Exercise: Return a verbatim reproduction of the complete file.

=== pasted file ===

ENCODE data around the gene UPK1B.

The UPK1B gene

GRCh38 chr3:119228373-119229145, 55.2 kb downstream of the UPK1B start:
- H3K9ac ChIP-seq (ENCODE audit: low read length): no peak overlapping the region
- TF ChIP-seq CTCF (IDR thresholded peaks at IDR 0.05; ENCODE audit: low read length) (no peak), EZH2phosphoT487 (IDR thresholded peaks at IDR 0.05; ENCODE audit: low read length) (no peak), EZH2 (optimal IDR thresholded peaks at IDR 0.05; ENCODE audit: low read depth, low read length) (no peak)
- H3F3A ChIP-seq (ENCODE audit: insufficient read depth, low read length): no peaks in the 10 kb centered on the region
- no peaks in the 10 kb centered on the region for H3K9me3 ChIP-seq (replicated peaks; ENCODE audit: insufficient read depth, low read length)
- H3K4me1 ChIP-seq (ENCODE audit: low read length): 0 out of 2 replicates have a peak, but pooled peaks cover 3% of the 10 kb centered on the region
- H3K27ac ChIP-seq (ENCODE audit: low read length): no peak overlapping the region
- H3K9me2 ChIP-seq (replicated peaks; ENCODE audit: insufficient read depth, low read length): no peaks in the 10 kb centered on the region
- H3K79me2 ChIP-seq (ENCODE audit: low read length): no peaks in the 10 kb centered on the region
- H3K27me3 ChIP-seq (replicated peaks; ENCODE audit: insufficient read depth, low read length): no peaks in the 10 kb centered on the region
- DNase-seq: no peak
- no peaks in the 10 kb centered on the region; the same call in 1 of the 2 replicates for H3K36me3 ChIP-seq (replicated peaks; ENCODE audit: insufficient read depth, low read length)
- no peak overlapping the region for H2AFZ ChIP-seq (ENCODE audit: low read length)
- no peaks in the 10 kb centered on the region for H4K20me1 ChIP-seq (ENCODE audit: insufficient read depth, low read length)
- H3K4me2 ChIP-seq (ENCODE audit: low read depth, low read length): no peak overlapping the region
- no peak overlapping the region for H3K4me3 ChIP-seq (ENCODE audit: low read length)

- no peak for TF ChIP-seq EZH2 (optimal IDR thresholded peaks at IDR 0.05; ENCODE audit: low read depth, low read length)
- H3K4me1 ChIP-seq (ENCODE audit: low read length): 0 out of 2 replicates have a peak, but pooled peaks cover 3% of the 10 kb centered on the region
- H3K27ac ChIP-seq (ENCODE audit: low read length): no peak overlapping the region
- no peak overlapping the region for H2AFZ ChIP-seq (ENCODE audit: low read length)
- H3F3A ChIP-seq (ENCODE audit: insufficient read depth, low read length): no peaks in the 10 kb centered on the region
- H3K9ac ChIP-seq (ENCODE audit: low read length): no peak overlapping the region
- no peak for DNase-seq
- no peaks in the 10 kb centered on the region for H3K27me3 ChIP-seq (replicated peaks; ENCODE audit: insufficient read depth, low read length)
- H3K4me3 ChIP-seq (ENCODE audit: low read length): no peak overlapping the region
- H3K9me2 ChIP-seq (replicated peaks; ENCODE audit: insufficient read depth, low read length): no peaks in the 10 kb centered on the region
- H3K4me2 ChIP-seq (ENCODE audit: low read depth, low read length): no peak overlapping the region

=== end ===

ENCODE data around the gene UPK1B.

The UPK1B gene

GRCh38 chr3:119228373-119229145, 55.2 kb downstream of the UPK1B start:
- H3K9ac ChIP-seq (ENCODE audit: low read length): no peak overlapping the region
- TF ChIP-seq CTCF (IDR thresholded peaks at IDR 0.05; ENCODE audit: low read length) (no peak), EZH2phosphoT487 (IDR thresholded peaks at IDR 0.05; ENCODE audit: low read length) (no peak), EZH2 (optimal IDR thresholded peaks at IDR 0.05; ENCODE audit: low read depth, low read length) (no peak)
- H3F3A ChIP-seq (ENCODE audit: insufficient read depth, low read length): no peaks in the 10 kb centered on the region
- no peaks in the 10 kb centered on the region for H3K9me3 ChIP-seq (replicated peaks; ENCODE audit: insufficient read depth, low read length)
- H3K4me1 ChIP-seq (ENCODE audit: low read length): 0 out of 2 replicates have a peak, but pooled peaks cover 3% of the 10 kb centered on the region
- H3K27ac ChIP-seq (ENCODE audit: low read length): no peak overlapping the region
- H3K9me2 ChIP-seq (replicated peaks; ENCODE audit: insufficient read depth, low read length): no peaks in the 10 kb centered on the region
- H3K79me2 ChIP-seq (ENCODE audit: low read length): no peaks in the 10 kb centered on the region
- H3K27me3 ChIP-seq (replicated peaks; ENCODE audit: insufficient read depth, low read length): no peaks in the 10 kb centered on the region
- DNase-seq: no peak
- no peaks in the 10 kb centered on the region; the same call in 1 of the 2 replicates for H3K36me3 ChIP-seq (replicated peaks; ENCODE audit: insufficient read depth, low read length)
- no peak overlapping the region for H2AFZ ChIP-seq (ENCODE audit: low read length)
- no peaks in the 10 kb centered on the region for H4K20me1 ChIP-seq (ENCODE audit: insufficient read depth, low read length)
- H3K4me2 ChIP-seq (ENCODE audit: low read depth, low read length): no peak overlapping the region
- no peak overlapping the region for H3K4me3 ChIP-seq (ENCODE audit: low read length)

- no peak for TF ChIP-seq EZH2 (optimal IDR thresholded peaks at IDR 0.05; ENCODE audit: low read depth, low read length)
- H3K4me1 ChIP-seq (ENCODE audit: low read length): 0 out of 2 replicates have a peak, but pooled peaks cover 3% of the 10 kb centered on the region
- H3K27ac ChIP-seq (ENCODE audit: low read length): no peak overlapping the region
- no peak overlapping the region for H2AFZ ChIP-seq (ENCODE audit: low read length)
- H3F3A ChIP-seq (ENCODE audit: insufficient read depth, low read length): no peaks in the 10 kb centered on the region
- H3K9ac ChIP-seq (ENCODE audit: low read length): no peak overlapping the region
- no peak for DNase-seq
- no peaks in the 10 kb centered on the region for H3K27me3 ChIP-seq (replicated peaks; ENCODE audit: insufficient read depth, low read length)
- H3K4me3 ChIP-seq (ENCODE audit: low read length): no peak overlapping the region
- H3K9me2 ChIP-seq (replicated peaks; ENCODE audit: insufficient read depth, low read length): no peaks in the 10 kb centered on the region
- H3K4me2 ChIP-seq (ENCODE audit: low read depth, low read length): no peak overlapping the region